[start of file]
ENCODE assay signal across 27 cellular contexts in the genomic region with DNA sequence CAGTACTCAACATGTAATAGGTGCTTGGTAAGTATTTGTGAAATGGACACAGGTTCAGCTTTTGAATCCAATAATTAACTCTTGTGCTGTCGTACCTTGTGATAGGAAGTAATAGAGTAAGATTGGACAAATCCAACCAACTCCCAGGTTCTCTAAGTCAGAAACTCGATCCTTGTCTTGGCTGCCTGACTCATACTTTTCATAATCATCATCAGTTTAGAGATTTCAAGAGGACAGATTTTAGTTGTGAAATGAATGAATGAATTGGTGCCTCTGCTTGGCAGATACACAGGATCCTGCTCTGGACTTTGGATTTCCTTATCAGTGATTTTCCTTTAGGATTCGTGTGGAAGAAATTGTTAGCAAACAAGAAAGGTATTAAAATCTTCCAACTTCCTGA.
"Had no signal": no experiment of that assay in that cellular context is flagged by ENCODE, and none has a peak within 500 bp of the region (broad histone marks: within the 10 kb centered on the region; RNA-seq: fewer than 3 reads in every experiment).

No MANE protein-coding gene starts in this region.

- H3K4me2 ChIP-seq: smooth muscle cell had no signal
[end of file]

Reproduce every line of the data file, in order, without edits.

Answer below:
ENCODE assay signal across 27 cellular contexts in the genomic region with DNA sequence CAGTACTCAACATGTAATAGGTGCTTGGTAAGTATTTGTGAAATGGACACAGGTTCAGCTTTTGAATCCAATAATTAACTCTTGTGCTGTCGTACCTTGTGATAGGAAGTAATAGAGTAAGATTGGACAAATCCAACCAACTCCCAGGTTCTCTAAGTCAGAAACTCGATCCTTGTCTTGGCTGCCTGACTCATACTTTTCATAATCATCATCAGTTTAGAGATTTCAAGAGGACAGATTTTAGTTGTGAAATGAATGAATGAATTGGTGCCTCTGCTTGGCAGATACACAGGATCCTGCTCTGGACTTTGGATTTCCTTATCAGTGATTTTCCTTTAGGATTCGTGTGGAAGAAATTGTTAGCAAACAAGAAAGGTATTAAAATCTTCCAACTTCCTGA.
"Had no signal": no experiment of that assay in that cellular context is flagged by ENCODE, and none has a peak within 500 bp of the region (broad histone marks: within the 10 kb centered on the region; RNA-seq: fewer than 3 reads in every experiment).

No MANE protein-coding gene starts in this region.

- H3K4me2 ChIP-seq: smooth muscle cell had no signal